TED Conversations

Linda Hesthag  Ellwein

Communications, Change, and Photography, Oikonomia, Inc.


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How attached are you to your deeply held beliefs? If solutions to global problems challenge your worldview, how do you react?

Allan Savory's recent TED Talk introduced an unlikely and politically incorrect solution to reversing global desertification and climate change with the use of livestock as a tool, and different decision making.

Well-meaning laws, bureaucracies, and activists at the mercy of public opinion have stifled this work from moving forward on a large scale in the US. Belief systems and the fear of being wrong often prohibits change.

How do you respond to ideas that challenge your belief system? How do we stop our paradigms and prejudices from unfairly shaping decision making, and allowing us to take real risks for lasting change? What's your reaction to cows helping save the world? What idea have you believed and been completely wrong?


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  • Mar 14 2013: A terrifically fascinating topic.

    After 12 years as a near-vegetarian who never misses an opportunity to tell people how bad meat-eating is for the environment, for the first time, I've heard a compelling presentation to make me reconsider and at a minimum do some research.

    One burning question for me is, assuming it's true that the water used to produce meat protein (even if it's via this holistic approach vice factory farming) still dwarfs the water used to produce plant-based protein.... - how does that issue interact with what the presenter is advocating?
    • Mar 15 2013: Tom, you are not alone in this thought. I must say that my thoughts are not unbiased as a beef producer on a holistically managed property. But what I take away from Allan Savoury's talk is that there is not enough land on this earth to feed the world on plant based food. There is a lot of land in a lot of countries that is not suitable for producing crops. Whilst we could let all the land return to national parks, Allan's research shows that the land will turn to desert, even if it is locked up. Great tracks of desert, just as mountain ranges do, effect were the rain falls and in what quantities. Crops need rain at the right time to yield and they cannot be sustained in isolation of the surrounding landscape.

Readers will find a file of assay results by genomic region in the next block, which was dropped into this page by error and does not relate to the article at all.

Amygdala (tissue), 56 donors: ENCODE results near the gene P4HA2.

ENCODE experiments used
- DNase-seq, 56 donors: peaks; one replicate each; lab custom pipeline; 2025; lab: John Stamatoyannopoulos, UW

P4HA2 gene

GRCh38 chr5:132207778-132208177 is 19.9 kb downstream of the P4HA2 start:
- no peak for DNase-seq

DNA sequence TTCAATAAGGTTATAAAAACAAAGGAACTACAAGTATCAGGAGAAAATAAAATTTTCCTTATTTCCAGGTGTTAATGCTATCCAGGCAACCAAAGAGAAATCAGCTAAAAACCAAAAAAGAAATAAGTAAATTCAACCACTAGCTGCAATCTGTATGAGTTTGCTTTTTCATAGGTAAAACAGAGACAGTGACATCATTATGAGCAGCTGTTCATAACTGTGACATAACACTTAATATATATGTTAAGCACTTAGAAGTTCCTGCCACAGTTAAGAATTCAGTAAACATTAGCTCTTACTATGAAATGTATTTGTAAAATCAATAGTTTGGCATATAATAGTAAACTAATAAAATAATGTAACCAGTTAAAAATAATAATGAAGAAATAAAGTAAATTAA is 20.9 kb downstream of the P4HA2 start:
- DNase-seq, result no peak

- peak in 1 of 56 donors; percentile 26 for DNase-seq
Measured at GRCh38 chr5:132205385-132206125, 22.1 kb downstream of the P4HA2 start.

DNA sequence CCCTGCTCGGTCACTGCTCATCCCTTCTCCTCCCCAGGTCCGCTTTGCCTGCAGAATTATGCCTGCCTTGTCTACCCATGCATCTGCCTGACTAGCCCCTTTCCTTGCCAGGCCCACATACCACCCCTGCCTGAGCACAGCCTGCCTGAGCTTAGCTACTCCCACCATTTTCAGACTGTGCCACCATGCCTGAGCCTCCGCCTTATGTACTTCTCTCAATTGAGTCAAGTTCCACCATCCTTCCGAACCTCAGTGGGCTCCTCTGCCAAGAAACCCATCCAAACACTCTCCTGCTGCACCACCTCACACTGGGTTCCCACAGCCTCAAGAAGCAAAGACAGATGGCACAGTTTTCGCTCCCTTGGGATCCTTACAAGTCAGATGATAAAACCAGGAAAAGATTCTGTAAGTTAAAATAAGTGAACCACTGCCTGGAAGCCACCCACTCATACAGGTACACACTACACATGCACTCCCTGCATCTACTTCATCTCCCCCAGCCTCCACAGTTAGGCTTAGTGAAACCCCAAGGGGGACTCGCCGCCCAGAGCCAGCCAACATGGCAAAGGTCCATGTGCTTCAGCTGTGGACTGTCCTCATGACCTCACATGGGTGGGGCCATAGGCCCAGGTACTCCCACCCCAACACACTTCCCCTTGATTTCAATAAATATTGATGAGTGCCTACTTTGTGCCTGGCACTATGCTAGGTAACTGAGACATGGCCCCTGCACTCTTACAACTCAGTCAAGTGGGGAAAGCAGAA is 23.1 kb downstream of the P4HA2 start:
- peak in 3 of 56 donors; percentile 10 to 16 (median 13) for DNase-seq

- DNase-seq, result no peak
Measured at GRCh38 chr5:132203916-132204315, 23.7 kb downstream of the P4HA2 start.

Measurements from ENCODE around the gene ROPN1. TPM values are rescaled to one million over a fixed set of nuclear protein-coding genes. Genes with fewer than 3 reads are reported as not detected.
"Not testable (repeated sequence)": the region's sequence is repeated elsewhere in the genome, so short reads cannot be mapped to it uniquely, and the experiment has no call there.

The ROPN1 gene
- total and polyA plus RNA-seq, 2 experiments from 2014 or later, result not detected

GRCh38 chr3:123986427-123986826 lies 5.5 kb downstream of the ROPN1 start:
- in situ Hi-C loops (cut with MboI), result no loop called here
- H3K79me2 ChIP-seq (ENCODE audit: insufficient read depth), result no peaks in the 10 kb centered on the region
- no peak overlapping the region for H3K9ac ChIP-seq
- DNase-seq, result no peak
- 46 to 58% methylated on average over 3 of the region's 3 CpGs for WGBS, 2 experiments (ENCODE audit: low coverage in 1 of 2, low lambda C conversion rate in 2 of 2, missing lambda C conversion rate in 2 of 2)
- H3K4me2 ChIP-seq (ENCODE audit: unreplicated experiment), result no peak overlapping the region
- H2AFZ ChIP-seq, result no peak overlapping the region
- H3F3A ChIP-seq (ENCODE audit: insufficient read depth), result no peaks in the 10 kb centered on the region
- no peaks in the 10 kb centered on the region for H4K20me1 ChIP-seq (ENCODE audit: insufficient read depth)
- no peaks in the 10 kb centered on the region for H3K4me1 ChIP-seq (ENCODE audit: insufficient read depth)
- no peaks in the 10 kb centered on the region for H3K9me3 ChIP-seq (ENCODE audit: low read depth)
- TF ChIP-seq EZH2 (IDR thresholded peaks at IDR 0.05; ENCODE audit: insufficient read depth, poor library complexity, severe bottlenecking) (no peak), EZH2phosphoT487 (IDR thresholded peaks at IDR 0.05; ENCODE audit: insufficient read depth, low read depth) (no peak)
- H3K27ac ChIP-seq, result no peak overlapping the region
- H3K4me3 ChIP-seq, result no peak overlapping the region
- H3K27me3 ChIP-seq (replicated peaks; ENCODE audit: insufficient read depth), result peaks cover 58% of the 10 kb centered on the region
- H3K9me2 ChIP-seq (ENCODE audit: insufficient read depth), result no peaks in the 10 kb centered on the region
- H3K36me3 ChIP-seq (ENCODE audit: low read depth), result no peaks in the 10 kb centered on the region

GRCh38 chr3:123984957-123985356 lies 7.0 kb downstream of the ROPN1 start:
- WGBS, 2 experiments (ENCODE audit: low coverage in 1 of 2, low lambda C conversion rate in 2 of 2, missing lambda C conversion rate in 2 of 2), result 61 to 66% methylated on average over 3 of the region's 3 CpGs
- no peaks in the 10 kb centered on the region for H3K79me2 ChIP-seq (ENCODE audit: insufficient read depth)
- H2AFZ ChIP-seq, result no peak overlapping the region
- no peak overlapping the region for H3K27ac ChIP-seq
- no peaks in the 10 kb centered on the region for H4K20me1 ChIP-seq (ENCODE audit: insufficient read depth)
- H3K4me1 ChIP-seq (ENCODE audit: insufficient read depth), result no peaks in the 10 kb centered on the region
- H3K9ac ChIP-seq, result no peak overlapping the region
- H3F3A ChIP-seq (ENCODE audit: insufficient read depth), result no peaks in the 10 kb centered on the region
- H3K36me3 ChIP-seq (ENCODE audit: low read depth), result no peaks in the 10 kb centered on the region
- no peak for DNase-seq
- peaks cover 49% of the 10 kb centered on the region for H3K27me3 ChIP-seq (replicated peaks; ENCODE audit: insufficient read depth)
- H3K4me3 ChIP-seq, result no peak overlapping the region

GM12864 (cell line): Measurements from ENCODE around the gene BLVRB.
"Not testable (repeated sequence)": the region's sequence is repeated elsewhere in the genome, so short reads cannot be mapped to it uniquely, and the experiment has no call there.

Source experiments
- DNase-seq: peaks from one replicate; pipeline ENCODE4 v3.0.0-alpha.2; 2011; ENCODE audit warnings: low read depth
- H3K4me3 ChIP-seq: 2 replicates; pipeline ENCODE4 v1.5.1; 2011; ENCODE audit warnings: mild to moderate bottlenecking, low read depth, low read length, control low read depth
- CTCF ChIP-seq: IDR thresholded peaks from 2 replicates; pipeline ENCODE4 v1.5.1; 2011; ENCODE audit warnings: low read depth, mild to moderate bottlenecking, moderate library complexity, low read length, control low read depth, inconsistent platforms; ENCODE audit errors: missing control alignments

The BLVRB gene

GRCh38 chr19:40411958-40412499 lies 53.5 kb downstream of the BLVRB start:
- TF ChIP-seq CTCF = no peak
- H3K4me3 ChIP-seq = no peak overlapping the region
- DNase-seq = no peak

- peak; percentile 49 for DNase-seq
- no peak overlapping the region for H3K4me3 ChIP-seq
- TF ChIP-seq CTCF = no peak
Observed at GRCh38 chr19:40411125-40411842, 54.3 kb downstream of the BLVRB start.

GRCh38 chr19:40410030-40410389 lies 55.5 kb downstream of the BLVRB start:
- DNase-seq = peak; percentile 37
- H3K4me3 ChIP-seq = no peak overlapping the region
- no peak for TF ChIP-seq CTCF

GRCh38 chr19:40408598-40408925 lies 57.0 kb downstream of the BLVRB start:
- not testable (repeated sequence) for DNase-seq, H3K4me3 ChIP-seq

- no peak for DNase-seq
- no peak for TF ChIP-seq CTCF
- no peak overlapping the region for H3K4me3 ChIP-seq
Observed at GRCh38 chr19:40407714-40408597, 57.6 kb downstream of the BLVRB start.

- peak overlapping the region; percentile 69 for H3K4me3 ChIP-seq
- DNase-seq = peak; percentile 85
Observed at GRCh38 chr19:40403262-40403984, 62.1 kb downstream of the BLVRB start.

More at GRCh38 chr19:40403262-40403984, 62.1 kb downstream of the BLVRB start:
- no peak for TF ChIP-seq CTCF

In regards to the amount of water livestock production requires, livestock production can utilise water in different ways to cropping and the vast majority of landscapes don't receive the rainfall in the right quantities at the right time to produce a viable crop. Whereas, by holistically managing the landscape you can get that water to remain within the landscape and it can be used to water stock all year round.

      Also it worth remembering that he is talking about ticking two very large boxes - rehabilitating land AND feeding people.
      • Mar 16 2013: Lauren, I always understood that it's an undeniable fact that, in general, producing protein on the hoof is more costly in terms of resources than producing it via plants. If that's true it stands on it's head the argument that there's not enough land to feed people on a plant-based diet -- I didn't actually get that from his talk. I got that in certain places that would be the case...but, not in general. Of course, many resources ...like the cost of land being depleted...aren't priced properly, if at all. Trade-offs apply everywhere...so, is the trade-off of reducing desertification against expending more of other resources...like water...a good one...a bad one....or a false one... - it probably depends upon the place and its characteristics.. -- one size doesn't fit all I suppose. All very thought-provoking.

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